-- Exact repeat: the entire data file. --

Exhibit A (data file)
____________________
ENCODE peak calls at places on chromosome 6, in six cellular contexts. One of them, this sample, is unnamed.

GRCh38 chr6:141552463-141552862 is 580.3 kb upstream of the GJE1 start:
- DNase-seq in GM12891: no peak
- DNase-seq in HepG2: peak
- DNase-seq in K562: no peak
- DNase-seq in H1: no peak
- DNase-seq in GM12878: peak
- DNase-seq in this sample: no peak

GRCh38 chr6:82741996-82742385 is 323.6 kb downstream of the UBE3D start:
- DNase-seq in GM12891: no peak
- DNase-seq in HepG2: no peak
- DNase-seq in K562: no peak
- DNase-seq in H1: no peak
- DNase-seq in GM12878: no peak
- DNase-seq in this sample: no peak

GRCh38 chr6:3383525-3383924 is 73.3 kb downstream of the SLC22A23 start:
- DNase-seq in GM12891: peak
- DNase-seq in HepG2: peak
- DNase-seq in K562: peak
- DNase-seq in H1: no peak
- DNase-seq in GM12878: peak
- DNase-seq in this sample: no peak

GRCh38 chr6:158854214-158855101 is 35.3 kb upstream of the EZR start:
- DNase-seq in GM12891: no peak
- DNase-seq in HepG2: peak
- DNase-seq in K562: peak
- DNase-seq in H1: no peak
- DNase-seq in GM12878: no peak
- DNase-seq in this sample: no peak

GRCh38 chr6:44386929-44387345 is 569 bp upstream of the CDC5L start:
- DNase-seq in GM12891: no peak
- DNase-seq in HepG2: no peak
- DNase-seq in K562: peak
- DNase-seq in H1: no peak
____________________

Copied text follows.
ENCODE peak calls at places on chromosome 6, in six cellular contexts. One of them, this sample, is unnamed.

GRCh38 chr6:141552463-141552862 is 580.3 kb upstream of the GJE1 start:
- DNase-seq in GM12891: no peak
- DNase-seq in HepG2: peak
- DNase-seq in K562: no peak
- DNase-seq in H1: no peak
- DNase-seq in GM12878: peak
- DNase-seq in this sample: no peak

GRCh38 chr6:82741996-82742385 is 323.6 kb downstream of the UBE3D start:
- DNase-seq in GM12891: no peak
- DNase-seq in HepG2: no peak
- DNase-seq in K562: no peak
- DNase-seq in H1: no peak
- DNase-seq in GM12878: no peak
- DNase-seq in this sample: no peak

GRCh38 chr6:3383525-3383924 is 73.3 kb downstream of the SLC22A23 start:
- DNase-seq in GM12891: peak
- DNase-seq in HepG2: peak
- DNase-seq in K562: peak
- DNase-seq in H1: no peak
- DNase-seq in GM12878: peak
- DNase-seq in this sample: no peak

GRCh38 chr6:158854214-158855101 is 35.3 kb upstream of the EZR start:
- DNase-seq in GM12891: no peak
- DNase-seq in HepG2: peak
- DNase-seq in K562: peak
- DNase-seq in H1: no peak
- DNase-seq in GM12878: no peak
- DNase-seq in this sample: no peak

GRCh38 chr6:44386929-44387345 is 569 bp upstream of the CDC5L start:
- DNase-seq in GM12891: no peak
- DNase-seq in HepG2: no peak
- DNase-seq in K562: peak
- DNase-seq in H1: no peak